The History of the Mixtecs





The Mixtecs

The Mixtecs of Postclassic times (10th - 16th c.), lived in three distinct regions in the state of Oaxaca: the Mixteca Baja in western and Northwestern Oaxaca, the coastal areas called the Mixteca de la Costa, and the high, fertile valleys of the Mixteca Alta. It was in the Mixteca Alta that Mixtec culture reached its highest level of development, and it was from there that their culture spread into the adjacent Valley of Oaxaca to co-mingle with the remaining Zapotecs. The Mixtec did not build a major ceremonial center in the valley, but instead, they occupied many well known Zapotec cities including Monte Alban, Mitla and yagul. Other lesser known, but historically important sites of possible Mixtec construction in this region include Coixtlahuaca and Tilantongo. At all these locations, the Mixtec developed an extraordinary art style in gold casting and codice illustration that was to influece all of Mesoamerica throughout the Postclassic years up to the time of the Spanish Conquest.



Monte Alban

Some of the finest examples of Mixtec craftsmanship were found in 1932, in Tomb 7 at Monte Alban. The tomb had been built for burial purposes by the Zapotecs during the Classic Period, and then re-used by the Mixtecs during the Postclassic time for internment of one of their important leaders. The ruler who was buried in the tomb was surrounded by a stunning collection of silver jewelry, rock crystal jewels and vases, and many different varieties of gold jewelry that had been created by using the "lost wax" process of gold casting. The Mixtecs had learned the art of metal casting from the gold workders of Panama and Costa Rica and excelled in this technique. Using gold, copper, and occasionally silver, they created an enourmous variety of exquisite jewelry. No finer gold work has ever been found in the Americas than the beautiful funerary offerings that were included with the dead leader at Monte Alban.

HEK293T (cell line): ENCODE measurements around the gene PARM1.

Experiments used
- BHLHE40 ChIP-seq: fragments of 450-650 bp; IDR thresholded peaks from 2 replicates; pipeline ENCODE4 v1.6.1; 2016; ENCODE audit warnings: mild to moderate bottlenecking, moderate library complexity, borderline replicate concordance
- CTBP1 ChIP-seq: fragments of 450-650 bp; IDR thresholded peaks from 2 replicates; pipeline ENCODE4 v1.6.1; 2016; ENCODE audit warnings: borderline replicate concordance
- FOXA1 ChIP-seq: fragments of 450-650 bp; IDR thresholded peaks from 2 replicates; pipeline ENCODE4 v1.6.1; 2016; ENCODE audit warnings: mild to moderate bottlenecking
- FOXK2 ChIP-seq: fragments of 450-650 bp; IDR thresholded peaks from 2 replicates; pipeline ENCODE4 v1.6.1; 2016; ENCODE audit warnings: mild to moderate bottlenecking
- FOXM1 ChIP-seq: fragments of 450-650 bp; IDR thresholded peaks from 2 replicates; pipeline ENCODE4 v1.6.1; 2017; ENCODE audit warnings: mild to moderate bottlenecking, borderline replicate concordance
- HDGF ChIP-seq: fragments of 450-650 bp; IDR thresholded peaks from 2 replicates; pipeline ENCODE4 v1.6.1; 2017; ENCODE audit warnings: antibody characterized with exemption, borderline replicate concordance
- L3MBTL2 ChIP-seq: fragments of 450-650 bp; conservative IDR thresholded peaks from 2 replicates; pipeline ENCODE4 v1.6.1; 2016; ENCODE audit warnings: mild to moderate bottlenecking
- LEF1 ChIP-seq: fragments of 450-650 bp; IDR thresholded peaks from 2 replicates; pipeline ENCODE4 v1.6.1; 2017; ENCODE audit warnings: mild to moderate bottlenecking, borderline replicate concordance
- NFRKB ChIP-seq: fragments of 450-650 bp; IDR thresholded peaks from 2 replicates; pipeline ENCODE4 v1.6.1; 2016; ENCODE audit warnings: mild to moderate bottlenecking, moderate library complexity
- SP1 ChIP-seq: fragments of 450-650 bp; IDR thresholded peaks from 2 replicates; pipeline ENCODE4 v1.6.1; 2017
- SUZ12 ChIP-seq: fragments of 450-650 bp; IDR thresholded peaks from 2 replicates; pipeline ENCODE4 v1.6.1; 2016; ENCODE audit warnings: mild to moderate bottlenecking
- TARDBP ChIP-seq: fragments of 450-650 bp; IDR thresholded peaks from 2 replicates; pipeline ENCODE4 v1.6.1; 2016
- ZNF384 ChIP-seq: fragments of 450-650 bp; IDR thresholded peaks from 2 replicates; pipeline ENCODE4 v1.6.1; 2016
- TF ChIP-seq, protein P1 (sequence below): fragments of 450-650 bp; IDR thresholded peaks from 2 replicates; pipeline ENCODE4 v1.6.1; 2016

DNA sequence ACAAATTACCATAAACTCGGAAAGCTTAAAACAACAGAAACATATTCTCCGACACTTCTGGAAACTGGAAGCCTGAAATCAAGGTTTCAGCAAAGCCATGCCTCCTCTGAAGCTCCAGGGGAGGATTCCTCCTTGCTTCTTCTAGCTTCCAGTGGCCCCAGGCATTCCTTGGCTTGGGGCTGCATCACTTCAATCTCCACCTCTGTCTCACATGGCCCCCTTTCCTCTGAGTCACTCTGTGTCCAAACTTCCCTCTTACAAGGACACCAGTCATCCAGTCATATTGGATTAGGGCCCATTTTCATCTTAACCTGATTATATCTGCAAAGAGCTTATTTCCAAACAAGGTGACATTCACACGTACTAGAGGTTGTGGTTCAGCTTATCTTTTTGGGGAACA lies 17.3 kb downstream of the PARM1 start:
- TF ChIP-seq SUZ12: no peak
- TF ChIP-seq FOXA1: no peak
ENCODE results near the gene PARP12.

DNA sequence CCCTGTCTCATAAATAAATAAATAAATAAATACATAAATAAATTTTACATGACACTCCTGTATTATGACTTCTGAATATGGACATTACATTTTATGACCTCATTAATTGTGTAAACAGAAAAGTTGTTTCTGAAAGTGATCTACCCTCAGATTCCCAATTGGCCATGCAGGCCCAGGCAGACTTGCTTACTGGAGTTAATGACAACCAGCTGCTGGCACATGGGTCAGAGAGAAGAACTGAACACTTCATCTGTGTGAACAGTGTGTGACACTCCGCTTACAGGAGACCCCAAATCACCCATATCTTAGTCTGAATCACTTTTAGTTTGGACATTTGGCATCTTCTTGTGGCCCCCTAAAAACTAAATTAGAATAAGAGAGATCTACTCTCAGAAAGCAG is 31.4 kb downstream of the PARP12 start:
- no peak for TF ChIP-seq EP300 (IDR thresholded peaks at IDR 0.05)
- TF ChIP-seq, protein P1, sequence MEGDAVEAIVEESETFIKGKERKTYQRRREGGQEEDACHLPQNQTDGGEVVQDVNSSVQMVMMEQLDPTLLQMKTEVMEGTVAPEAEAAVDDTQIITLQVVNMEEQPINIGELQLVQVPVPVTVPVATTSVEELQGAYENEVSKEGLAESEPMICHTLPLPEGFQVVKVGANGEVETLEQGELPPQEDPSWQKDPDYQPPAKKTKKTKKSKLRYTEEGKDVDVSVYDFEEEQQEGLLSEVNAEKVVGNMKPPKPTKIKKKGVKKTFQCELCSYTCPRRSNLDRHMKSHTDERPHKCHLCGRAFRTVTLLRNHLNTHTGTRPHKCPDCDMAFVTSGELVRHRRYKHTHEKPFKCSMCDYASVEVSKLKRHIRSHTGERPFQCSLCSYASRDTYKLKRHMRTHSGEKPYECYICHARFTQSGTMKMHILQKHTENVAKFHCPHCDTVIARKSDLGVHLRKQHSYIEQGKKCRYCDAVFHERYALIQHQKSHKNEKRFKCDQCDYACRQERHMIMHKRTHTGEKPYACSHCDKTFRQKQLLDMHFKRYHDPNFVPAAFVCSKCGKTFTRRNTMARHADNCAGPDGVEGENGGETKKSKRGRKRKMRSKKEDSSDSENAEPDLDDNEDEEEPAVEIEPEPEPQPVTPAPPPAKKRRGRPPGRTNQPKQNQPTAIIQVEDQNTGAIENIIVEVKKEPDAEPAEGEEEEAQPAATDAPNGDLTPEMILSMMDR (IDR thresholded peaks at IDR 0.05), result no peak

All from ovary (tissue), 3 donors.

Although the Mixtec and Zapotec cultures mingled and overlapped in certain areas of Oaxaca during the Postclassic Period, each had a very individual development. The Zapotecs remained rooted in their Classic period religious traditions and the Mixtecs developed a secular rule. The Mixtecs were more aggresive than the Zapotecs, and they built numerous defensive sites on mountaintop locations. Toward the end of the Postclassic period, the Mixtecs banded together with the remaining Zapotecs to push back the encroaching Aztecs, but eventually, in the 15th century, the greater part of the Mixtec region fell to the forces of Tenochtitlan. At this time the Aztec Emperor Moctezuma conquered the city of Coixtlahuaca, where the richest tributes in the Mixteca Alta were stored. From that time on, the Mixtec rulers were allowed to retain their power, but they were required to send their people to the Aztec capital at tenochtitlan, bearing rich tributes to the Aztec Kings.






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